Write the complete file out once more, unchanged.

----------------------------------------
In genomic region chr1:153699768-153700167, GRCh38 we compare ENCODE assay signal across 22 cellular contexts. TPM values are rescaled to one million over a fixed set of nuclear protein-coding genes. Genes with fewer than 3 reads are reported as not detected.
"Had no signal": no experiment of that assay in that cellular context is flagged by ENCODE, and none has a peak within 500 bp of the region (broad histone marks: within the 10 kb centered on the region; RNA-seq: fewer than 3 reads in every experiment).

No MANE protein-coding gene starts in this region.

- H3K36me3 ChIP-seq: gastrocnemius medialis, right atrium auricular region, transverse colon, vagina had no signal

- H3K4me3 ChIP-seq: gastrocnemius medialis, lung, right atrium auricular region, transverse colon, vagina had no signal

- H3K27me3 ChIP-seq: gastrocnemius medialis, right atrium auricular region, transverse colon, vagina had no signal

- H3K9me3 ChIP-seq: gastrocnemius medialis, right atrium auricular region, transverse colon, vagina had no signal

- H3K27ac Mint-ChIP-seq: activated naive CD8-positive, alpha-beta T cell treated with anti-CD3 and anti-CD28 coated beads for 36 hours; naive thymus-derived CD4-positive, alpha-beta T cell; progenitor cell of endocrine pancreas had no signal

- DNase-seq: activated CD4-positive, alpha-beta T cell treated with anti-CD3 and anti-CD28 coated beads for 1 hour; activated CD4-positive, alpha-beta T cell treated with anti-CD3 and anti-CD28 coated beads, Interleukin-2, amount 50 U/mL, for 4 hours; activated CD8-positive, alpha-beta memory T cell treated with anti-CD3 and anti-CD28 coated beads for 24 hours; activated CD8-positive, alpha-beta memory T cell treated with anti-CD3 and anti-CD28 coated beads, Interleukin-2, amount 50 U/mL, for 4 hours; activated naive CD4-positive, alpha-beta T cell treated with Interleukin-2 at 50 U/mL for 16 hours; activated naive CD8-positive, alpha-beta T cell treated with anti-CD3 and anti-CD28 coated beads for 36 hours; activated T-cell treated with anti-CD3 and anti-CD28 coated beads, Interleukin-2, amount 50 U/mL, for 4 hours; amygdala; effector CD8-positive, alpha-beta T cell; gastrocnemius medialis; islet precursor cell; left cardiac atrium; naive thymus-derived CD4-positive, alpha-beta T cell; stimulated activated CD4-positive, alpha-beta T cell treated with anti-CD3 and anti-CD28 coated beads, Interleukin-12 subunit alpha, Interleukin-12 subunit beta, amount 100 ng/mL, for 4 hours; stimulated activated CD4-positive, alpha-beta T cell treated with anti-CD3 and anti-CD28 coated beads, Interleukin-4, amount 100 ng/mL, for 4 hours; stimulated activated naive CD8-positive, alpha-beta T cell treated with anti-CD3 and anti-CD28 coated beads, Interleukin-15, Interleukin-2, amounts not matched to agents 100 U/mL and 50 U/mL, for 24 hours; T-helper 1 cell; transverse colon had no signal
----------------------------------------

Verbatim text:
In genomic region chr1:153699768-153700167, GRCh38 we compare ENCODE assay signal across 22 cellular contexts. TPM values are rescaled to one million over a fixed set of nuclear protein-coding genes. Genes with fewer than 3 reads are reported as not detected.
"Had no signal": no experiment of that assay in that cellular context is flagged by ENCODE, and none has a peak within 500 bp of the region (broad histone marks: within the 10 kb centered on the region; RNA-seq: fewer than 3 reads in every experiment).

No MANE protein-coding gene starts in this region.

- H3K36me3 ChIP-seq: gastrocnemius medialis, right atrium auricular region, transverse colon, vagina had no signal

- H3K4me3 ChIP-seq: gastrocnemius medialis, lung, right atrium auricular region, transverse colon, vagina had no signal

- H3K27me3 ChIP-seq: gastrocnemius medialis, right atrium auricular region, transverse colon, vagina had no signal

- H3K9me3 ChIP-seq: gastrocnemius medialis, right atrium auricular region, transverse colon, vagina had no signal

- H3K27ac Mint-ChIP-seq: activated naive CD8-positive, alpha-beta T cell treated with anti-CD3 and anti-CD28 coated beads for 36 hours; naive thymus-derived CD4-positive, alpha-beta T cell; progenitor cell of endocrine pancreas had no signal

- DNase-seq: activated CD4-positive, alpha-beta T cell treated with anti-CD3 and anti-CD28 coated beads for 1 hour; activated CD4-positive, alpha-beta T cell treated with anti-CD3 and anti-CD28 coated beads, Interleukin-2, amount 50 U/mL, for 4 hours; activated CD8-positive, alpha-beta memory T cell treated with anti-CD3 and anti-CD28 coated beads for 24 hours; activated CD8-positive, alpha-beta memory T cell treated with anti-CD3 and anti-CD28 coated beads, Interleukin-2, amount 50 U/mL, for 4 hours; activated naive CD4-positive, alpha-beta T cell treated with Interleukin-2 at 50 U/mL for 16 hours; activated naive CD8-positive, alpha-beta T cell treated with anti-CD3 and anti-CD28 coated beads for 36 hours; activated T-cell treated with anti-CD3 and anti-CD28 coated beads, Interleukin-2, amount 50 U/mL, for 4 hours; amygdala; effector CD8-positive, alpha-beta T cell; gastrocnemius medialis; islet precursor cell; left cardiac atrium; naive thymus-derived CD4-positive, alpha-beta T cell; stimulated activated CD4-positive, alpha-beta T cell treated with anti-CD3 and anti-CD28 coated beads, Interleukin-12 subunit alpha, Interleukin-12 subunit beta, amount 100 ng/mL, for 4 hours; stimulated activated CD4-positive, alpha-beta T cell treated with anti-CD3 and anti-CD28 coated beads, Interleukin-4, amount 100 ng/mL, for 4 hours; stimulated activated naive CD8-positive, alpha-beta T cell treated with anti-CD3 and anti-CD28 coated beads, Interleukin-15, Interleukin-2, amounts not matched to agents 100 U/mL and 50 U/mL, for 24 hours; T-helper 1 cell; transverse colon had no signal